Canadian author Barfoot (Critical Injuries, 2002, etc.) displays a quiet brilliance in her latest novel, about three women who come to terms with the unexpected death of the man in their midst.
In a large house in a small town, somewhere in North America, a man dies in his sleep. The middle-aged and hitherto robust Philip Lawrence has had a heart attack. His wife Nora screams, something she failed to do years before when she rang a doorbell and first encountered Philip “lean, grinning, nude.” Impressed by her cool, Philip promptly jettisoned his first wife and took Nora back to his hometown, where he thrived as a furniture designer and she as a cutting-edge artist. Nora’s scream brings Sophie and Beth running. Sophie, a voluptuous, 30-ish redhead, is the housekeeper/bookkeeper; the younger Beth, a beautiful airhead, is Nora’s live-in model. The novel plays out over the next three days, culminating in the funeral. Wryly humorous and bittersweet, it is full of surprises. For the last two months, Philip and Sophie have been lovers, passionate but cautious; Sophie, then, is as devastated as Nora. Beth, however, feels liberated; she has erotic designs on Nora. There are intriguing mysteries: Why has Nora’s artwork caused outraged townspeople to daub their fence with graffiti? What is causing Sophie’s nightmares? Why is Beth so tight-lipped about her family? (The answer there is a real shocker.) As the funeral nears, the memory of good-hearted, gregarious, sometimes fickle Philip is everywhere. Nestled snugly within the narrative are numerous themes: the nature of grief, the making of art, the uses (and misuses) of beauty, with the role of chance looping through them all. There is a lively funeral (Beth goes nuts, for one) and a satisfying coda at an art gallery a year later.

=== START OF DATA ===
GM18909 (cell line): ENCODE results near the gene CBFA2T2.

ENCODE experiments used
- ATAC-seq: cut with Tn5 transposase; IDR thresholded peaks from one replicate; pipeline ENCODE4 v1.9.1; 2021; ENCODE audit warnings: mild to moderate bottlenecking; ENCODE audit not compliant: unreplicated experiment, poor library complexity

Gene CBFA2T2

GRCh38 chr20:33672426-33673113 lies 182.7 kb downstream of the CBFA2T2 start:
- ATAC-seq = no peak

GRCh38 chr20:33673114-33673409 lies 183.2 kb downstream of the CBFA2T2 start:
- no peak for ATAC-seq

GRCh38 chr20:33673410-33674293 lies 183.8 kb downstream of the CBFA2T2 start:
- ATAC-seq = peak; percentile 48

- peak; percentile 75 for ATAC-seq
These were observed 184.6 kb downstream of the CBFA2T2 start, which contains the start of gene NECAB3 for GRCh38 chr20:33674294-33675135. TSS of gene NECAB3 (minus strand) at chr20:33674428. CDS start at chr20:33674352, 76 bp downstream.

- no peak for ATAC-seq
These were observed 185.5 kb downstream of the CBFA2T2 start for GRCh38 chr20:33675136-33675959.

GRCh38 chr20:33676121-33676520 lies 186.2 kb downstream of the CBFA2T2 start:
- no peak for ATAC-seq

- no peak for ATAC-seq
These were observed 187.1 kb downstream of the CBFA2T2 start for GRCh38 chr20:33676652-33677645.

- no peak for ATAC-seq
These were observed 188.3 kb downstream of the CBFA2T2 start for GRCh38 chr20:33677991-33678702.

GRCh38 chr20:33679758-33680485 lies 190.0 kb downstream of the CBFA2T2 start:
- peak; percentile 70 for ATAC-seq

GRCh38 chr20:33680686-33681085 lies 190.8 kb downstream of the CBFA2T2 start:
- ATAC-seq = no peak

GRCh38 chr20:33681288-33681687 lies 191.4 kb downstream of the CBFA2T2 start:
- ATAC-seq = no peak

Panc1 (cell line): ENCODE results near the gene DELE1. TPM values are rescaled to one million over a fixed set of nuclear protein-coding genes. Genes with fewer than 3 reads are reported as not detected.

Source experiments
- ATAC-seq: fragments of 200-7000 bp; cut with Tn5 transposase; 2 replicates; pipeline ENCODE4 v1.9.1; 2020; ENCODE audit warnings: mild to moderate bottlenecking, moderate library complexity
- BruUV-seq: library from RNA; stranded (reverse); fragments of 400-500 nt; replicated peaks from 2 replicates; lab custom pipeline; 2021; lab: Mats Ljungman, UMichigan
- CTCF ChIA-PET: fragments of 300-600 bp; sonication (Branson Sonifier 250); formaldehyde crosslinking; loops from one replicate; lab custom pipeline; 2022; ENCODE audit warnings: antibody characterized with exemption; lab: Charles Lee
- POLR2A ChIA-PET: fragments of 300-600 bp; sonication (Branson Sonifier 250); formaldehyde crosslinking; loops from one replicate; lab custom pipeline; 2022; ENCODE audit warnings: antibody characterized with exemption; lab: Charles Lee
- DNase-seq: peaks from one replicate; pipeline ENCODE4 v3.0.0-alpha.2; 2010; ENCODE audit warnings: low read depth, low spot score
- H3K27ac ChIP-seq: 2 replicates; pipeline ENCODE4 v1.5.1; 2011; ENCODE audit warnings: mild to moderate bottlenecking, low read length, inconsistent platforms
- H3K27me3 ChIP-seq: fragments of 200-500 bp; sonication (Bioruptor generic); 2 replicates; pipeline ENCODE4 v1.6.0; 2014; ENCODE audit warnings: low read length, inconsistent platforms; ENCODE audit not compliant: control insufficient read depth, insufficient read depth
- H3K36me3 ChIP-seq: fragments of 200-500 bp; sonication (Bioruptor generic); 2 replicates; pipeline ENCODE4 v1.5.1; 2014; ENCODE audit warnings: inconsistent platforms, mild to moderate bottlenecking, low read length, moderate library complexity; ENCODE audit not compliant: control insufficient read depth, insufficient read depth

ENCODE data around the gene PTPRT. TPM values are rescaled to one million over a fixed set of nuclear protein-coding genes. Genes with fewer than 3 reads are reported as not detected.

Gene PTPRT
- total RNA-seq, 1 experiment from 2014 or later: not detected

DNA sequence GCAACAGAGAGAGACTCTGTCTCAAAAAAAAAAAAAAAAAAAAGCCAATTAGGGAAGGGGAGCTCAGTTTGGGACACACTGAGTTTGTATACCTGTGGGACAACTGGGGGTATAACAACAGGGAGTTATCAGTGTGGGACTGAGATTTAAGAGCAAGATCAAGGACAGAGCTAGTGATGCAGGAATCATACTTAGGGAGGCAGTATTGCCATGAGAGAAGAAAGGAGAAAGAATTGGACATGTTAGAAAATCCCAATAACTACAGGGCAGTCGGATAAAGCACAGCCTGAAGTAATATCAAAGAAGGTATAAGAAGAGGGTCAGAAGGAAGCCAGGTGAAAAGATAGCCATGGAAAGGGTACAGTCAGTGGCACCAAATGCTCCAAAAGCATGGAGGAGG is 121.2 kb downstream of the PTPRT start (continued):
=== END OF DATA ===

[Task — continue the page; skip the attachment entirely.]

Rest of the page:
Barfoot brings a fine protean energy to the different perspectives of the women, intensifying our curiosity about their destinies; nice work.